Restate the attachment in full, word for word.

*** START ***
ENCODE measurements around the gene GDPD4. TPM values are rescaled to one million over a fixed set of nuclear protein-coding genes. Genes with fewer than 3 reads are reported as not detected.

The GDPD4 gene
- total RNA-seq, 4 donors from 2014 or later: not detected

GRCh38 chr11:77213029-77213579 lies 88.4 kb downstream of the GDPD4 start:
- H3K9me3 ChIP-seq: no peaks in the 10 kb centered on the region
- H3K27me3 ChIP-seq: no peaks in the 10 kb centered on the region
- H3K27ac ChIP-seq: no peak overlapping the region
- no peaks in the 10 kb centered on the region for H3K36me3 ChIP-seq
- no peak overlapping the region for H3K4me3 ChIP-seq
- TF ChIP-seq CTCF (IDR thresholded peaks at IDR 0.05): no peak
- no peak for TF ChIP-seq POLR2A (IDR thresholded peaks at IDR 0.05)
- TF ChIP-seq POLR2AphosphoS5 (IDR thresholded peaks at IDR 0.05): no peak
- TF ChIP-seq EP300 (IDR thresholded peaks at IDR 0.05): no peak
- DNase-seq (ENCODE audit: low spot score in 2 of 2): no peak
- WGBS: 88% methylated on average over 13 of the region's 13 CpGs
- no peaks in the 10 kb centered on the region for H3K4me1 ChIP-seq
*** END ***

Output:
ENCODE measurements around the gene GDPD4. TPM values are rescaled to one million over a fixed set of nuclear protein-coding genes. Genes with fewer than 3 reads are reported as not detected.

The GDPD4 gene
- total RNA-seq, 4 donors from 2014 or later: not detected

GRCh38 chr11:77213029-77213579 lies 88.4 kb downstream of the GDPD4 start:
- H3K9me3 ChIP-seq: no peaks in the 10 kb centered on the region
- H3K27me3 ChIP-seq: no peaks in the 10 kb centered on the region
- H3K27ac ChIP-seq: no peak overlapping the region
- no peaks in the 10 kb centered on the region for H3K36me3 ChIP-seq
- no peak overlapping the region for H3K4me3 ChIP-seq
- TF ChIP-seq CTCF (IDR thresholded peaks at IDR 0.05): no peak
- no peak for TF ChIP-seq POLR2A (IDR thresholded peaks at IDR 0.05)
- TF ChIP-seq POLR2AphosphoS5 (IDR thresholded peaks at IDR 0.05): no peak
- TF ChIP-seq EP300 (IDR thresholded peaks at IDR 0.05): no peak
- DNase-seq (ENCODE audit: low spot score in 2 of 2): no peak
- WGBS: 88% methylated on average over 13 of the region's 13 CpGs
- no peaks in the 10 kb centered on the region for H3K4me1 ChIP-seq